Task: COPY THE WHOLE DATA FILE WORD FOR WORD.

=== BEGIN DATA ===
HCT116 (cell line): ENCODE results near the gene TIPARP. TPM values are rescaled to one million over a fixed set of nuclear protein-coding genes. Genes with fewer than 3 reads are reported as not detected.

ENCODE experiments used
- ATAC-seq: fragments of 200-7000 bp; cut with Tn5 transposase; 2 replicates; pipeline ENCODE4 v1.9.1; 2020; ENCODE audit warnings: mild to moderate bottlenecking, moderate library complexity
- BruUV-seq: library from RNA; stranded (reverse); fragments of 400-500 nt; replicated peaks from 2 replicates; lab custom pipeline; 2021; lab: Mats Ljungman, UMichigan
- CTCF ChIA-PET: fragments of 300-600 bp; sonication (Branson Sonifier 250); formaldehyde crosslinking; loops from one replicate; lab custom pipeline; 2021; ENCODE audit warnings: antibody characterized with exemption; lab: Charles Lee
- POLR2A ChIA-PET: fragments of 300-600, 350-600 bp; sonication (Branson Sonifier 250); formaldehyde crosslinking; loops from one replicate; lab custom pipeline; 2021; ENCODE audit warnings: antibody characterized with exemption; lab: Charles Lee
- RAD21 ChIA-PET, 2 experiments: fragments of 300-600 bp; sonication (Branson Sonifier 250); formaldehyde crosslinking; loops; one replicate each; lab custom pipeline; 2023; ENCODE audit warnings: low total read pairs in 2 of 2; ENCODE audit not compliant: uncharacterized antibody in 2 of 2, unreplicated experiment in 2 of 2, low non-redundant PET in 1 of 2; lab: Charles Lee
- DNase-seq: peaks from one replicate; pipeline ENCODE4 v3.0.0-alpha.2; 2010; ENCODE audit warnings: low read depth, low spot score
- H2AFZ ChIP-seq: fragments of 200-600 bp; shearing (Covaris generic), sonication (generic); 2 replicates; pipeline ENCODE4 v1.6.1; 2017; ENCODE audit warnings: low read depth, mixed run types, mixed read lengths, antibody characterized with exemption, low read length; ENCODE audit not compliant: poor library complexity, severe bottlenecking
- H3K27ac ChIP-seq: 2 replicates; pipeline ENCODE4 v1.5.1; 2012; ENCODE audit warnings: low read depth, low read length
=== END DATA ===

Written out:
HCT116 (cell line): ENCODE results near the gene TIPARP. TPM values are rescaled to one million over a fixed set of nuclear protein-coding genes. Genes with fewer than 3 reads are reported as not detected.

ENCODE experiments used
- ATAC-seq: fragments of 200-7000 bp; cut with Tn5 transposase; 2 replicates; pipeline ENCODE4 v1.9.1; 2020; ENCODE audit warnings: mild to moderate bottlenecking, moderate library complexity
- BruUV-seq: library from RNA; stranded (reverse); fragments of 400-500 nt; replicated peaks from 2 replicates; lab custom pipeline; 2021; lab: Mats Ljungman, UMichigan
- CTCF ChIA-PET: fragments of 300-600 bp; sonication (Branson Sonifier 250); formaldehyde crosslinking; loops from one replicate; lab custom pipeline; 2021; ENCODE audit warnings: antibody characterized with exemption; lab: Charles Lee
- POLR2A ChIA-PET: fragments of 300-600, 350-600 bp; sonication (Branson Sonifier 250); formaldehyde crosslinking; loops from one replicate; lab custom pipeline; 2021; ENCODE audit warnings: antibody characterized with exemption; lab: Charles Lee
- RAD21 ChIA-PET, 2 experiments: fragments of 300-600 bp; sonication (Branson Sonifier 250); formaldehyde crosslinking; loops; one replicate each; lab custom pipeline; 2023; ENCODE audit warnings: low total read pairs in 2 of 2; ENCODE audit not compliant: uncharacterized antibody in 2 of 2, unreplicated experiment in 2 of 2, low non-redundant PET in 1 of 2; lab: Charles Lee
- DNase-seq: peaks from one replicate; pipeline ENCODE4 v3.0.0-alpha.2; 2010; ENCODE audit warnings: low read depth, low spot score
- H2AFZ ChIP-seq: fragments of 200-600 bp; shearing (Covaris generic), sonication (generic); 2 replicates; pipeline ENCODE4 v1.6.1; 2017; ENCODE audit warnings: low read depth, mixed run types, mixed read lengths, antibody characterized with exemption, low read length; ENCODE audit not compliant: poor library complexity, severe bottlenecking
- H3K27ac ChIP-seq: 2 replicates; pipeline ENCODE4 v1.5.1; 2012; ENCODE audit warnings: low read depth, low read length